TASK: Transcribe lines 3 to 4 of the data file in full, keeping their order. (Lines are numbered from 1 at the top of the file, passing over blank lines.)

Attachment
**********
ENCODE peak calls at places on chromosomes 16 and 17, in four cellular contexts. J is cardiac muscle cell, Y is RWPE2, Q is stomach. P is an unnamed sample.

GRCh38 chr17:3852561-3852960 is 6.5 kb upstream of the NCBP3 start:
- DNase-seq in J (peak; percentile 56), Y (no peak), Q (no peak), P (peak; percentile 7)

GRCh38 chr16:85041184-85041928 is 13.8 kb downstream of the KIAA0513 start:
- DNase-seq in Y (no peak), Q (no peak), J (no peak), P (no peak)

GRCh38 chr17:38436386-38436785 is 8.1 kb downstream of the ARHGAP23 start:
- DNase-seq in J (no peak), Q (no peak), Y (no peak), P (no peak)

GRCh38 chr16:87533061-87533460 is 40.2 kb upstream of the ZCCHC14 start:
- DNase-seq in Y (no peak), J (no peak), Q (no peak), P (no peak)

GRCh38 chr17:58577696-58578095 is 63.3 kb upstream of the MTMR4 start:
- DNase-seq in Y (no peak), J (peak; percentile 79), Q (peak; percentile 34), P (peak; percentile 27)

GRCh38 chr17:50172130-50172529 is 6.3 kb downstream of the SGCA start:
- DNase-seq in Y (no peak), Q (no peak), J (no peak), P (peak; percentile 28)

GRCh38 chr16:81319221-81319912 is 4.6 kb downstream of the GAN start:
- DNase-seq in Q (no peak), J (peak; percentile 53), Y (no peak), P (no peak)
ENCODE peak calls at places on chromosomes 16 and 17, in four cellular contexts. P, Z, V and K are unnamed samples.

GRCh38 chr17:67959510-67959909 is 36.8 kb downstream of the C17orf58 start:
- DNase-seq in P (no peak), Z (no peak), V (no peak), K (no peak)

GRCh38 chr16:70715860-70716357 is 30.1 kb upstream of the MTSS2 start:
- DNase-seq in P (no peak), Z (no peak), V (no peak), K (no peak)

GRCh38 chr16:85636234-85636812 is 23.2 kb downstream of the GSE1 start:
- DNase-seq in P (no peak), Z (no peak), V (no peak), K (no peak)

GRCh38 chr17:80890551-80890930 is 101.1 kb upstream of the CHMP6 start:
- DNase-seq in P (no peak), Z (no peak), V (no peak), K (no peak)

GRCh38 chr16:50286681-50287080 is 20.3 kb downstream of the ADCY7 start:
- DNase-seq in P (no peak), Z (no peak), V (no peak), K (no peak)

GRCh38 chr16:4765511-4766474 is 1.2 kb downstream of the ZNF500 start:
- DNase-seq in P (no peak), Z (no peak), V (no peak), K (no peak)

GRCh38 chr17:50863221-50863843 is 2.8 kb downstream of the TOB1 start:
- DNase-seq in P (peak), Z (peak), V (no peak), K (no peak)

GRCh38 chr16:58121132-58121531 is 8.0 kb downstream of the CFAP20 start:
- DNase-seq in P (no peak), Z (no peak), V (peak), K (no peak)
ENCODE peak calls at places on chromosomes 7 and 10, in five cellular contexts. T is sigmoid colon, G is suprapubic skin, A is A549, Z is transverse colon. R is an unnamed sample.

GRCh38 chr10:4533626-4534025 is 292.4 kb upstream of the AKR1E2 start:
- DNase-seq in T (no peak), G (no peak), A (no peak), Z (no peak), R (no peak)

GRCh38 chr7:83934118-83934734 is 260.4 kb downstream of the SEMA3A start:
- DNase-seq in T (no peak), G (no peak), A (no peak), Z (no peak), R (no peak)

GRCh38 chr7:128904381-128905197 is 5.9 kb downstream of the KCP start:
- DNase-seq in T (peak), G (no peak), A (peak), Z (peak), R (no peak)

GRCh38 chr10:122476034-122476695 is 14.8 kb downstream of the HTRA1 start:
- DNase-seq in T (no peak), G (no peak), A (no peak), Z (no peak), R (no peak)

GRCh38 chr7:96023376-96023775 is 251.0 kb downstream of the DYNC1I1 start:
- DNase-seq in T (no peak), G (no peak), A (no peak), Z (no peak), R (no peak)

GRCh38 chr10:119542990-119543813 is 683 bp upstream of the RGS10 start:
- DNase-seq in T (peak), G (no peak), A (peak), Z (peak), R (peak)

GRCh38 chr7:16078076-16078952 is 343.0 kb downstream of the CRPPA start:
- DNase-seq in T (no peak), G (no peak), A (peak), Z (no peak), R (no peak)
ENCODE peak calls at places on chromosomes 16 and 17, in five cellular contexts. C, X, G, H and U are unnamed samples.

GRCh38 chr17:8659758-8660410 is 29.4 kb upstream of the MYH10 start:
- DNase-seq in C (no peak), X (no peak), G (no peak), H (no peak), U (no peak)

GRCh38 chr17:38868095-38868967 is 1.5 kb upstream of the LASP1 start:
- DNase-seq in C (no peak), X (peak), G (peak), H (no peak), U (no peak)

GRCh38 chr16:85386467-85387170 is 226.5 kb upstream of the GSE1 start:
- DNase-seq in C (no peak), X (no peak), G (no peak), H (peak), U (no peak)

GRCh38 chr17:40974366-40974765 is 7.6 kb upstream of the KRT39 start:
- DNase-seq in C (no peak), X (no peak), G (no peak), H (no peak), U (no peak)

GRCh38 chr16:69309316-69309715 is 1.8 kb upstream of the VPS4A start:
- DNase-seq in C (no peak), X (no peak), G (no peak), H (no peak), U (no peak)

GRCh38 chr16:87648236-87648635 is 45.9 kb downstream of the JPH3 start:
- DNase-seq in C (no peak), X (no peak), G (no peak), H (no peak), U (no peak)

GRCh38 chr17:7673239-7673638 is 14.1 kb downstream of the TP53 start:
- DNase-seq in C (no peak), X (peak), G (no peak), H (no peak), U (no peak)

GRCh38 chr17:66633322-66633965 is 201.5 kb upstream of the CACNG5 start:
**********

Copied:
- DNase-seq in J (peak; percentile 56), Y (no peak), Q (no peak), P (peak; percentile 7)

GRCh38 chr16:85041184-85041928 is 13.8 kb downstream of the KIAA0513 start: